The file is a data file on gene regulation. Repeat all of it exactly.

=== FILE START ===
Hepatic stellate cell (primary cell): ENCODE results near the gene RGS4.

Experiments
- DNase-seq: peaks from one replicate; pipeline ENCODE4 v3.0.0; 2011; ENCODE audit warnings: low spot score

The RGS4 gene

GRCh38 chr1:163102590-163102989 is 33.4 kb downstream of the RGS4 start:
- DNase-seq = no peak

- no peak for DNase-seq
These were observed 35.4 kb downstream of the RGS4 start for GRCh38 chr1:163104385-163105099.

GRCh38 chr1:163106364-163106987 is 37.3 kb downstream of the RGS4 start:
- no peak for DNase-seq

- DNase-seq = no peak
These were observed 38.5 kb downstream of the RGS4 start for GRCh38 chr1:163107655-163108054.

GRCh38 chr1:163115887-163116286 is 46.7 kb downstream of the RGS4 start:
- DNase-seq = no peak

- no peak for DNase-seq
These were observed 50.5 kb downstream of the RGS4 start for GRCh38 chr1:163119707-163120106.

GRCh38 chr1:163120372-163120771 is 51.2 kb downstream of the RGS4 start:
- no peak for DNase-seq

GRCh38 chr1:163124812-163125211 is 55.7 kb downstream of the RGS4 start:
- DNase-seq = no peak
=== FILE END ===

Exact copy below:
Hepatic stellate cell (primary cell): ENCODE results near the gene RGS4.

Experiments
- DNase-seq: peaks from one replicate; pipeline ENCODE4 v3.0.0; 2011; ENCODE audit warnings: low spot score

The RGS4 gene

GRCh38 chr1:163102590-163102989 is 33.4 kb downstream of the RGS4 start:
- DNase-seq = no peak

- no peak for DNase-seq
These were observed 35.4 kb downstream of the RGS4 start for GRCh38 chr1:163104385-163105099.

GRCh38 chr1:163106364-163106987 is 37.3 kb downstream of the RGS4 start:
- no peak for DNase-seq

- DNase-seq = no peak
These were observed 38.5 kb downstream of the RGS4 start for GRCh38 chr1:163107655-163108054.

GRCh38 chr1:163115887-163116286 is 46.7 kb downstream of the RGS4 start:
- DNase-seq = no peak

- no peak for DNase-seq
These were observed 50.5 kb downstream of the RGS4 start for GRCh38 chr1:163119707-163120106.

GRCh38 chr1:163120372-163120771 is 51.2 kb downstream of the RGS4 start:
- no peak for DNase-seq

GRCh38 chr1:163124812-163125211 is 55.7 kb downstream of the RGS4 start:
- DNase-seq = no peak